Sen. Gayle Harrell raised $18,500 last month toward her reelection, which has not yet drawn an opponent.

Between her personal campaign account and her committee, Friends of Gayle Harrell, the Stuart Republican has a total of  $137,532 cash on hand.

The $15,000 her committee pulled in during September was its biggest haul since last October, when her committee raised $79,000.

The money raised for her committee last month came entirely from one contributor: Advancing Florida Agriculture.

Advancing Florida Agriculture, Sen. Ben Albritton’s political committee, also gave her campaign $1,000. Her campaign also received two, $1,000 contributions from the Tallahassee-based PAC Real Property Probate & Trust. Former Democratic Speaker of the House Lee Moffitt donated $500 to her campaign.

Listed expenses show she reimbursed herself $837 for fundraising supplies. Her committee gave a $1,000 donation to Rep. Cord Byrd and $3,000 to Senate President Wilton Simpson.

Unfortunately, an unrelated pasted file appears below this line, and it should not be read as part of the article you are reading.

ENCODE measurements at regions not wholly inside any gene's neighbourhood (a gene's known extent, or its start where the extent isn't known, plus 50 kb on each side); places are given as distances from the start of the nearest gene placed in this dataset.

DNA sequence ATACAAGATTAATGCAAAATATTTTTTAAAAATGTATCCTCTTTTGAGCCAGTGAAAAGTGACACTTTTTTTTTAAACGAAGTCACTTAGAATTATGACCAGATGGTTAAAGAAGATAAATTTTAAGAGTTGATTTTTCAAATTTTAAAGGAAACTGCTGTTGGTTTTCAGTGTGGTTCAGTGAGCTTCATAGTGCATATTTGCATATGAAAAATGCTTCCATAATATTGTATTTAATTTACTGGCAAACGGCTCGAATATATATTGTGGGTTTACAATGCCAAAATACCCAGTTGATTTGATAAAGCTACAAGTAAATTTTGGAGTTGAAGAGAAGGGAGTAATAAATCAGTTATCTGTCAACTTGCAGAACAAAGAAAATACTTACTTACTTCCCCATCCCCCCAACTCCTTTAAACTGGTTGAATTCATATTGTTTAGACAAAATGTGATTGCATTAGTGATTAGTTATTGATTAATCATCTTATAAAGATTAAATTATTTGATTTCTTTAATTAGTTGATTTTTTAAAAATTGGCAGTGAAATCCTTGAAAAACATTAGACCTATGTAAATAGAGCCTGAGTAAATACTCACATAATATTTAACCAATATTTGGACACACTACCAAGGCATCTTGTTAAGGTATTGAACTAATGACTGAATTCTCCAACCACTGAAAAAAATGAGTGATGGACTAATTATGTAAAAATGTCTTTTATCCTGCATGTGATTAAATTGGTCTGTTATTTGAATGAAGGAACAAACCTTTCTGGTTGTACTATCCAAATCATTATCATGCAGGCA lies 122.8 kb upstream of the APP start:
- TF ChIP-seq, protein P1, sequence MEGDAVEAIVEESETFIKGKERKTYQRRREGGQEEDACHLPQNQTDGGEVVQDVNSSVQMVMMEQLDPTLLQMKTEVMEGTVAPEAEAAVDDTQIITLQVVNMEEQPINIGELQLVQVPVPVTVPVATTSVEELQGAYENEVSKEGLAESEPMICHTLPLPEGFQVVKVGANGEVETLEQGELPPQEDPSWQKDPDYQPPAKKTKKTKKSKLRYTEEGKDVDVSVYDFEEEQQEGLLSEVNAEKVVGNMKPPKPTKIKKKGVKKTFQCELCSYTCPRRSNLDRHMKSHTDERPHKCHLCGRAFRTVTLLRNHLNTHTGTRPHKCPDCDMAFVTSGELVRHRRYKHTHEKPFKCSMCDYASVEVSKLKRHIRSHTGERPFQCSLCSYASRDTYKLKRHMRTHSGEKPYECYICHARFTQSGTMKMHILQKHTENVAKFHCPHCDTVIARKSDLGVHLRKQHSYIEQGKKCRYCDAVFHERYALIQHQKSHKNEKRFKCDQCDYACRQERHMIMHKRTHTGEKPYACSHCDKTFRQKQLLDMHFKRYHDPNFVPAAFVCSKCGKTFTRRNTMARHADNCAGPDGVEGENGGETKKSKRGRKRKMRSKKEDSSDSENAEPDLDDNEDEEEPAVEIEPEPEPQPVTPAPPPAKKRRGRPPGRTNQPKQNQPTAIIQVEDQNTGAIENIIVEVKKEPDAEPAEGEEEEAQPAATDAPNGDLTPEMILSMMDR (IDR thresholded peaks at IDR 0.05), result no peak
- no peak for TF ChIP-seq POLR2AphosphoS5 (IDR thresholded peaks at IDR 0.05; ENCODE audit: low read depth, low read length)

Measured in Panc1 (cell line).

Harrell, chairwoman of the Senate Transportation Committee, crossed party lines last year to vote against a bill banning transgender athletes from playing in sports that don’t align with their gender assigned at birth. The bill was ultimately signed into law, however.

Harrell has served in the House of Representatives for a total of 16 years, between 2000 and 2018. She ran for Senate in 2018 to represent the district that covers Martin and St. Lucie counties, along with parts of Palm Beach County.

Besides leading the Transportation Committee, Harrell is vice chair of the Military and Veterans Affairs, Space and Domestic Security Committee. She also serves on the Children, Families, and Elder Affairs; Finance and Tax; and Reapportionment committees, as well as subcommittees on Congressional Reapportionment and Appropriations on Health and Human Services.

For the 2022 Session, Harrell has introduced legislation that would more tightly regulate the animal cremation industry. She also introduced another than would make all burglaries committed crossing state lines eligible for enhanced penalties. Another 2022 bill Harrell filed would require that counselors and supervisors who serve on the Department of Children and Families get credentials and set up a third-party to assign those credentials.


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